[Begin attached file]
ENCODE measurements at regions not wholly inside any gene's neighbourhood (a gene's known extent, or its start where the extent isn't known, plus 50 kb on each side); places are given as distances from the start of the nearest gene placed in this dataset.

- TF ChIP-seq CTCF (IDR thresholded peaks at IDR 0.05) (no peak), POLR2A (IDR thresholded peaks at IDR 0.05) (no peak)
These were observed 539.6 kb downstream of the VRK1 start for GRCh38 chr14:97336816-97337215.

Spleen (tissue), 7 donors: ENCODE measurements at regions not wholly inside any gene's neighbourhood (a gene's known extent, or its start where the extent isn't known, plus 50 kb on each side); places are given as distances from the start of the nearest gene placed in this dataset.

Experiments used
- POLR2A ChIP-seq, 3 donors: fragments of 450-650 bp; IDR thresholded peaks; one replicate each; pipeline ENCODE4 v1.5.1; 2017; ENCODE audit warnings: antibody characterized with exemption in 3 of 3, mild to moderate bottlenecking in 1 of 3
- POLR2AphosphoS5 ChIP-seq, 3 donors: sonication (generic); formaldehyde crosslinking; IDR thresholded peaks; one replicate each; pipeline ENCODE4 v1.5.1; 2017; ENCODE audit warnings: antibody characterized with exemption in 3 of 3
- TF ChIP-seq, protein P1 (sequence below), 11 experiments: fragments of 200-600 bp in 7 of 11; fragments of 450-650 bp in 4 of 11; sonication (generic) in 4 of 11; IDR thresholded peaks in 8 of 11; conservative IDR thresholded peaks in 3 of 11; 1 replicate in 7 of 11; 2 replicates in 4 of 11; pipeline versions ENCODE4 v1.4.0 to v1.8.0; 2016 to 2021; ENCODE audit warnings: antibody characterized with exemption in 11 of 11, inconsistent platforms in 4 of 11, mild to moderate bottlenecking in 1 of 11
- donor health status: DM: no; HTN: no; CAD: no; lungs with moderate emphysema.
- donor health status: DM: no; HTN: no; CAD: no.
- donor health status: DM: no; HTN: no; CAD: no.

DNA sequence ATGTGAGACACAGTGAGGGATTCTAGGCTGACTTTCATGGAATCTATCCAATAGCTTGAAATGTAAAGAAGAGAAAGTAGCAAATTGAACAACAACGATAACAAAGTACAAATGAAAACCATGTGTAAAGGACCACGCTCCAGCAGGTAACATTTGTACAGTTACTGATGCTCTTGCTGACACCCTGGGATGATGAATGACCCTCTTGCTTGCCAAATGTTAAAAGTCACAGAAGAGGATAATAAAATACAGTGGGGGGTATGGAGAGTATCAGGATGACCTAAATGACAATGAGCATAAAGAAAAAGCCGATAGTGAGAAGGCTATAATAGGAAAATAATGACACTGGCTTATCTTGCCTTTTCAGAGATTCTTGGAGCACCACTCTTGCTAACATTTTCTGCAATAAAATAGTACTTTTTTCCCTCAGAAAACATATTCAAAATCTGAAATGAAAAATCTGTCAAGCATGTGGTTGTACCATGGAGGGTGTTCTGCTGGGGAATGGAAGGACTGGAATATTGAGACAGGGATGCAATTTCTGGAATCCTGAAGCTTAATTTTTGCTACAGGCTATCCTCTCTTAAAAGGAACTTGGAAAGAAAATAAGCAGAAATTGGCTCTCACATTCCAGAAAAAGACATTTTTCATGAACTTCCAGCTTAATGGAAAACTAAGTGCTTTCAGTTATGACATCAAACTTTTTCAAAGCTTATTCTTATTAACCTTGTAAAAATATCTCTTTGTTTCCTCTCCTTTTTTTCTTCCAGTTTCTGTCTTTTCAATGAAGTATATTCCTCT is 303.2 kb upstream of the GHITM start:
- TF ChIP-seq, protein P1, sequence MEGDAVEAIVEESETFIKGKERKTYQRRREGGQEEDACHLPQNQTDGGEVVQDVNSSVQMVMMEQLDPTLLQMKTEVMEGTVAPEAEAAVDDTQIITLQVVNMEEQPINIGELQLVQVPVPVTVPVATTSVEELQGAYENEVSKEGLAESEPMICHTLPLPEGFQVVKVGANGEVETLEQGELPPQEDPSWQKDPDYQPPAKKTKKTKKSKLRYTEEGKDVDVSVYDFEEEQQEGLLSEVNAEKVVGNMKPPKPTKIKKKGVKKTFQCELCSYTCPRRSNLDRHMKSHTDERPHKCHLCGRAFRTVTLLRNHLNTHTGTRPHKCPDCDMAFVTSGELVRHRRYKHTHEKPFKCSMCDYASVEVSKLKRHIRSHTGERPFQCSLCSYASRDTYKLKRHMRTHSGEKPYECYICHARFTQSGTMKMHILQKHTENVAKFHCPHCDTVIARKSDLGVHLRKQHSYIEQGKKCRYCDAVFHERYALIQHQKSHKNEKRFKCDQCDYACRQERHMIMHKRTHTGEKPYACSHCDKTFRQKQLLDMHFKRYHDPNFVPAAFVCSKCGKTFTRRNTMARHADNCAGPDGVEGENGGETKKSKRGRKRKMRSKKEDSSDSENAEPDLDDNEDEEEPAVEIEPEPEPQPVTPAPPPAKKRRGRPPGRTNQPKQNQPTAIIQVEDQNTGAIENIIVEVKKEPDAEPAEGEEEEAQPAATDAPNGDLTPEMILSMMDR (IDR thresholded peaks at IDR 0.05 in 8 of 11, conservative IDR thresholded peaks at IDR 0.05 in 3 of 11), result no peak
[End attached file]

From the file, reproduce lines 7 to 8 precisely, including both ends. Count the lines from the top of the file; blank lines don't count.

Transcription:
- POLR2AphosphoS5 ChIP-seq, 3 donors: sonication (generic); formaldehyde crosslinking; IDR thresholded peaks; one replicate each; pipeline ENCODE4 v1.5.1; 2017; ENCODE audit warnings: antibody characterized with exemption in 3 of 3
- TF ChIP-seq, protein P1 (sequence below), 11 experiments: fragments of 200-600 bp in 7 of 11; fragments of 450-650 bp in 4 of 11; sonication (generic) in 4 of 11; IDR thresholded peaks in 8 of 11; conservative IDR thresholded peaks in 3 of 11; 1 replicate in 7 of 11; 2 replicates in 4 of 11; pipeline versions ENCODE4 v1.4.0 to v1.8.0; 2016 to 2021; ENCODE audit warnings: antibody characterized with exemption in 11 of 11, inconsistent platforms in 4 of 11, mild to moderate bottlenecking in 1 of 11